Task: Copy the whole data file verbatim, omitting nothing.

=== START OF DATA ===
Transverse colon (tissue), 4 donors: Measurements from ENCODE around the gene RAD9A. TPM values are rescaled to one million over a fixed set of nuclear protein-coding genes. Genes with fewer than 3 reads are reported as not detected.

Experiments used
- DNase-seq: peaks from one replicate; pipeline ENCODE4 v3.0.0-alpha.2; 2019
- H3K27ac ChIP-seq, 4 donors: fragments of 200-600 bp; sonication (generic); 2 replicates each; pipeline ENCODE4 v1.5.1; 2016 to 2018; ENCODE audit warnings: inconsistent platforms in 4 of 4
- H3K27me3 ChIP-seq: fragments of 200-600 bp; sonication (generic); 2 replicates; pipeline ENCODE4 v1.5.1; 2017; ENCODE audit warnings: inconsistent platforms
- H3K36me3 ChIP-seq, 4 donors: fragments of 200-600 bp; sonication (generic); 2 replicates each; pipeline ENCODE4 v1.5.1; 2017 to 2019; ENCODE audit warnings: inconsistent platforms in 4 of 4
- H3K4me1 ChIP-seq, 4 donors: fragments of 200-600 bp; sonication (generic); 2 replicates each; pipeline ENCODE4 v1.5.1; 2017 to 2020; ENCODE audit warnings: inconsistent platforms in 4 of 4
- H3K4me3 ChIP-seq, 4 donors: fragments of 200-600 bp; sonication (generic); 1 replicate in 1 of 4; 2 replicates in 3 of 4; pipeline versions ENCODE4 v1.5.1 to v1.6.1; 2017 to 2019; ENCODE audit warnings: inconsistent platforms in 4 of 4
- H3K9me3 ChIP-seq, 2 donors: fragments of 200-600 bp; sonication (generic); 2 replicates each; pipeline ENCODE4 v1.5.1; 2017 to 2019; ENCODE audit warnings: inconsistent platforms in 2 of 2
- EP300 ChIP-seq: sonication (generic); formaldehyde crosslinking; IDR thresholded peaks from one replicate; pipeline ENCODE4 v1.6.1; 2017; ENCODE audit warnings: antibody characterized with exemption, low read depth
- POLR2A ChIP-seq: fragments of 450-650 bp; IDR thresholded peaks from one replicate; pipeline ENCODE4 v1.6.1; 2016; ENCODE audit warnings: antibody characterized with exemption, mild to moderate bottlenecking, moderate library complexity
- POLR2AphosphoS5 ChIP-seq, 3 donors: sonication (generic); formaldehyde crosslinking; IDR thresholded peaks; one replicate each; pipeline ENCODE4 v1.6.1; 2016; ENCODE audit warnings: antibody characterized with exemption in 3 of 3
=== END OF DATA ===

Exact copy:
Transverse colon (tissue), 4 donors: Measurements from ENCODE around the gene RAD9A. TPM values are rescaled to one million over a fixed set of nuclear protein-coding genes. Genes with fewer than 3 reads are reported as not detected.

Experiments used
- DNase-seq: peaks from one replicate; pipeline ENCODE4 v3.0.0-alpha.2; 2019
- H3K27ac ChIP-seq, 4 donors: fragments of 200-600 bp; sonication (generic); 2 replicates each; pipeline ENCODE4 v1.5.1; 2016 to 2018; ENCODE audit warnings: inconsistent platforms in 4 of 4
- H3K27me3 ChIP-seq: fragments of 200-600 bp; sonication (generic); 2 replicates; pipeline ENCODE4 v1.5.1; 2017; ENCODE audit warnings: inconsistent platforms
- H3K36me3 ChIP-seq, 4 donors: fragments of 200-600 bp; sonication (generic); 2 replicates each; pipeline ENCODE4 v1.5.1; 2017 to 2019; ENCODE audit warnings: inconsistent platforms in 4 of 4
- H3K4me1 ChIP-seq, 4 donors: fragments of 200-600 bp; sonication (generic); 2 replicates each; pipeline ENCODE4 v1.5.1; 2017 to 2020; ENCODE audit warnings: inconsistent platforms in 4 of 4
- H3K4me3 ChIP-seq, 4 donors: fragments of 200-600 bp; sonication (generic); 1 replicate in 1 of 4; 2 replicates in 3 of 4; pipeline versions ENCODE4 v1.5.1 to v1.6.1; 2017 to 2019; ENCODE audit warnings: inconsistent platforms in 4 of 4
- H3K9me3 ChIP-seq, 2 donors: fragments of 200-600 bp; sonication (generic); 2 replicates each; pipeline ENCODE4 v1.5.1; 2017 to 2019; ENCODE audit warnings: inconsistent platforms in 2 of 2
- EP300 ChIP-seq: sonication (generic); formaldehyde crosslinking; IDR thresholded peaks from one replicate; pipeline ENCODE4 v1.6.1; 2017; ENCODE audit warnings: antibody characterized with exemption, low read depth
- POLR2A ChIP-seq: fragments of 450-650 bp; IDR thresholded peaks from one replicate; pipeline ENCODE4 v1.6.1; 2016; ENCODE audit warnings: antibody characterized with exemption, mild to moderate bottlenecking, moderate library complexity
- POLR2AphosphoS5 ChIP-seq, 3 donors: sonication (generic); formaldehyde crosslinking; IDR thresholded peaks; one replicate each; pipeline ENCODE4 v1.6.1; 2016; ENCODE audit warnings: antibody characterized with exemption in 3 of 3